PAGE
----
For "in house" containers and tanks owned by the University, the Hazardous Materials Identification System (HMIS) is used. The HMIS labeling system uses both numerical and lettering system to identify the hazard(s) and recommend protective equipment. HMIS labels do not necessarily warn about every hazard listed in the MSDS. The hazards highlighted on the labels reflect some assessment of the weight of the severity regarding each hazard reported.
The Safety Officer will coordinate labeling of containers and is to be contacted when any label is not readable, missing, etc.
Portable containers, into which hazardous chemicals are transferred from labeled containers, are not required to be labeled if the portable container is to be used only by the employee making the transfer.
All employees who use chemicals are required to attend a Hazard Communication Training Program. In laboratory departments each faculty member responsible for a laboratory unit is responsible for providing training for employees within their laboratory unit. The Safety Officer will schedule and provide this program for staff departments. Employees are only required to attend one program unless (a) a new hazard is introduced into the work/place or (b) the employee transfers into a unit where different chemical hazards exist. In these cases updated training is required.\
When new employees are hired, training is to be done at the time of the initial employment. University Departments are responsible for providing the Safety Officer with the names of new employees who use chemicals so that hazard communication training can be arranged.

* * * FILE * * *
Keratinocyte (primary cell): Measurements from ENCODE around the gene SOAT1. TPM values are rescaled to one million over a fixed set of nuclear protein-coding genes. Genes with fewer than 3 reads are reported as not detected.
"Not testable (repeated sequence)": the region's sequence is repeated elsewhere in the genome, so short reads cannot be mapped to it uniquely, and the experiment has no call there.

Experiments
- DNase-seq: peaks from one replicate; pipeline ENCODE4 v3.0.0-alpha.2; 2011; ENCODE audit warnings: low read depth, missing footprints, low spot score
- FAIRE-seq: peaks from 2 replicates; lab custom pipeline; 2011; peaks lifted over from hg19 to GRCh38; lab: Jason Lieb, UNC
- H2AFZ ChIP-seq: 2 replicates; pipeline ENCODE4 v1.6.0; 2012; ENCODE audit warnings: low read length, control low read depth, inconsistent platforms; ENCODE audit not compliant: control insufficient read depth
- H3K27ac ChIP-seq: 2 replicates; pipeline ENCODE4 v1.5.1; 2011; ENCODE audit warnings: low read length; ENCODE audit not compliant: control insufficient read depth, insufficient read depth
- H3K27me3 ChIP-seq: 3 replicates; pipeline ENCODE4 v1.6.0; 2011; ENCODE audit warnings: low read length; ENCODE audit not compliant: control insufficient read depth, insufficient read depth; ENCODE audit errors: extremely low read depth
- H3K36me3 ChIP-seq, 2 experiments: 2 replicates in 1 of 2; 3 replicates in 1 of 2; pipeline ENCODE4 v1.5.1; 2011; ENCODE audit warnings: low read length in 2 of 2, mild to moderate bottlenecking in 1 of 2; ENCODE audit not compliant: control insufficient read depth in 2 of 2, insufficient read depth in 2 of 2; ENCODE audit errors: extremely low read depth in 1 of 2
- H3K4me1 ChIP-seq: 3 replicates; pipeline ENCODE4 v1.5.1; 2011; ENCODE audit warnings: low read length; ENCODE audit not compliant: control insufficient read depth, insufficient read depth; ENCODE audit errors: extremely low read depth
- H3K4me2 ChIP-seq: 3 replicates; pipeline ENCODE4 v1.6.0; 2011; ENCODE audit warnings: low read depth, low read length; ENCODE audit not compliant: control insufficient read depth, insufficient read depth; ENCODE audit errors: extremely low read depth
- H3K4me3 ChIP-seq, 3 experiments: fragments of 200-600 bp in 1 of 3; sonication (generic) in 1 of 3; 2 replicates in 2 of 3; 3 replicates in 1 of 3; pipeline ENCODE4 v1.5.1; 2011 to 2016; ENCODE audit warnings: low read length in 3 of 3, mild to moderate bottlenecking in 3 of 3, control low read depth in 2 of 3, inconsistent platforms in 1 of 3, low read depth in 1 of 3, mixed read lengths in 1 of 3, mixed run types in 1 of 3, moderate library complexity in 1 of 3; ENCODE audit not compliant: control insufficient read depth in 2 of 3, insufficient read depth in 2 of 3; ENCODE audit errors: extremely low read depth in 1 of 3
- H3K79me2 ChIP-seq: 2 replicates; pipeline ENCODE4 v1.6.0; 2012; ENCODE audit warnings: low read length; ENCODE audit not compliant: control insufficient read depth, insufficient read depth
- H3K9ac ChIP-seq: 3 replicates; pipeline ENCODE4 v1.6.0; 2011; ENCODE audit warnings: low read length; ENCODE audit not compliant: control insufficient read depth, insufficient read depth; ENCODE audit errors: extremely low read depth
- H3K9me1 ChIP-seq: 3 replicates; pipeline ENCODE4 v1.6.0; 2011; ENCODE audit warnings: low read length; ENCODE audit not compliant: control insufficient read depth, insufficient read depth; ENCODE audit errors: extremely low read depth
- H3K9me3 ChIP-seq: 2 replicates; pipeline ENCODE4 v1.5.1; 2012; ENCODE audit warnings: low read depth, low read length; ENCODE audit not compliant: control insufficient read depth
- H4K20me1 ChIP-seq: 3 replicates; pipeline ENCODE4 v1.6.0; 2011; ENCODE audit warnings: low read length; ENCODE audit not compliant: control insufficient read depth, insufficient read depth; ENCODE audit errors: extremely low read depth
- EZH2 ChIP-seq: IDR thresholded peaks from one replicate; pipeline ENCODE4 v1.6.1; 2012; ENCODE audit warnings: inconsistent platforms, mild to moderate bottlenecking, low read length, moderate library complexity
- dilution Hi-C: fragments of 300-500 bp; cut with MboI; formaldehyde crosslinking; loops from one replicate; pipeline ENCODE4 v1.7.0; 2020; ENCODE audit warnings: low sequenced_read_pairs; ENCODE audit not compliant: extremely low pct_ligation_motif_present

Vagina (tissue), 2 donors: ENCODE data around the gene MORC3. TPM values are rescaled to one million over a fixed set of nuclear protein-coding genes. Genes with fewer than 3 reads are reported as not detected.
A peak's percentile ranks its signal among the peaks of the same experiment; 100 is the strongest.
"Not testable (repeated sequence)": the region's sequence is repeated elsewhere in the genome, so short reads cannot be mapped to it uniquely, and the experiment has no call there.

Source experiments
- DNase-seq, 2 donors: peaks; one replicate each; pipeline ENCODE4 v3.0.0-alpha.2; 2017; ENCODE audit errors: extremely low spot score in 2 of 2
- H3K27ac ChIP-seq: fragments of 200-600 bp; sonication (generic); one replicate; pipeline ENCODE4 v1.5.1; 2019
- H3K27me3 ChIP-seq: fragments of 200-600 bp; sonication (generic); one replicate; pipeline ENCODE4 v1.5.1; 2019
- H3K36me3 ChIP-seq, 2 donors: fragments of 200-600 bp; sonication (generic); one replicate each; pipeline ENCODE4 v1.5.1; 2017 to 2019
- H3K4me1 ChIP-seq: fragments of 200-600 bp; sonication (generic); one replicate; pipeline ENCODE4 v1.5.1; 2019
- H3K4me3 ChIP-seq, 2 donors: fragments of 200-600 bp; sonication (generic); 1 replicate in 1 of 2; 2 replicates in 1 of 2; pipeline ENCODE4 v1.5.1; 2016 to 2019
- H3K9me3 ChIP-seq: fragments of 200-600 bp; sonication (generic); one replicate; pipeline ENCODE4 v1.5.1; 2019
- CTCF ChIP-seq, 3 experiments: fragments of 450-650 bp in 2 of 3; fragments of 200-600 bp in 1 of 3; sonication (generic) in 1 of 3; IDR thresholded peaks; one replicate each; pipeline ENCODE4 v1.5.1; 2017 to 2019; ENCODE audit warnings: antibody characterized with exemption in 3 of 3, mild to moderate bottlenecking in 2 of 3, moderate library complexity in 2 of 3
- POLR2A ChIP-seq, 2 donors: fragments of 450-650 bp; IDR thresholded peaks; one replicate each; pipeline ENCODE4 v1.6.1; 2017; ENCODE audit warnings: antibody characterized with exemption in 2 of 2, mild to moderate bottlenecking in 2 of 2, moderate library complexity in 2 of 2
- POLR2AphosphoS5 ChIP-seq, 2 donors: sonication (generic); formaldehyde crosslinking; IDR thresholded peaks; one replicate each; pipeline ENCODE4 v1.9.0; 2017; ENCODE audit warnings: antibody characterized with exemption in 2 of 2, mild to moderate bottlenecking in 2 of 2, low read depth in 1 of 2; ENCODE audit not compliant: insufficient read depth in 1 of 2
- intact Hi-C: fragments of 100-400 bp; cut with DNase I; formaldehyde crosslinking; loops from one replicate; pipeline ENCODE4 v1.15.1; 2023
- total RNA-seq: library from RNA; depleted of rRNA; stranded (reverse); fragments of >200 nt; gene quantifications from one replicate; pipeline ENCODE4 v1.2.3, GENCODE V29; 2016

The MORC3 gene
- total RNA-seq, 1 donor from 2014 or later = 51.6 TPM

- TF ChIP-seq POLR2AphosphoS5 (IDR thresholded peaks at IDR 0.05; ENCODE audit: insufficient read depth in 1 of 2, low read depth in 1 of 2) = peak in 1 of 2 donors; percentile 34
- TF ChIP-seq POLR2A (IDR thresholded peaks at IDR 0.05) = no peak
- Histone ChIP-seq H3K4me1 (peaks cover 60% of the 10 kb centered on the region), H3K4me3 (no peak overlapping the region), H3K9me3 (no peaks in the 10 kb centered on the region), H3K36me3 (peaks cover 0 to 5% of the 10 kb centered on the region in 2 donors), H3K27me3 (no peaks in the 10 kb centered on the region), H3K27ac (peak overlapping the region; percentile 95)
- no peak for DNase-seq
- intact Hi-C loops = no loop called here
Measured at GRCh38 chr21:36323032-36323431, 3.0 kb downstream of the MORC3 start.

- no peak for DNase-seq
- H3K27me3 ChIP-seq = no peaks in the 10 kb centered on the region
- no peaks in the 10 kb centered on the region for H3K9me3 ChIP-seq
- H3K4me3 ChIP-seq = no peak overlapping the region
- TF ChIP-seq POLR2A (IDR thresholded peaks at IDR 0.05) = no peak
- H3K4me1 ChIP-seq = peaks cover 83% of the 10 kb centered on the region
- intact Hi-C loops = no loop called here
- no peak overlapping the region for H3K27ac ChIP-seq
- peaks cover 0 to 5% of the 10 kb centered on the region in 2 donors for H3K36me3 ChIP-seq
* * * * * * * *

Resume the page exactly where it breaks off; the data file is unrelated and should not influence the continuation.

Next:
Hazardous chemical safety training is to include at least the following information:
- Interpreting information on labels and MSDS's.
- Location of hazardous materials in the workplace.
- Location and availability of material safety data sheets.
- Acute and chronic effects of chemicals.
- Safe handling procedures.
- Personal protective equipment
- Methods used to detect leaks and releases
- Spill clean up and emergency procedures.
Attendance records for each training session must be documented and forwarded to the Safety Officer.
Non-Routine Task/Outside Contractors
All jobs or projects involving hazardous chemicals, that are being done for the first time, shall be considered a "non-routine" task and shall be reviewed by the University Safety Officer prior to starting work.
When outside contractors come to the University, they also must be informed of the hazards they may encounter on campus. Contractors working near where chemicals are stored or used are to be informed before beginning their work of the chemical hazards present and are encouraged to ask responsible University faculty, staff or the Safety Officer about these potential hazards.
Contractors that bring hazardous chemicals on campus must maintain a list of hazardous chemicals and material safety data sheets to which the University has access. Questions regarding hazardous chemicals used by contractors should be directed to the Safety Officer.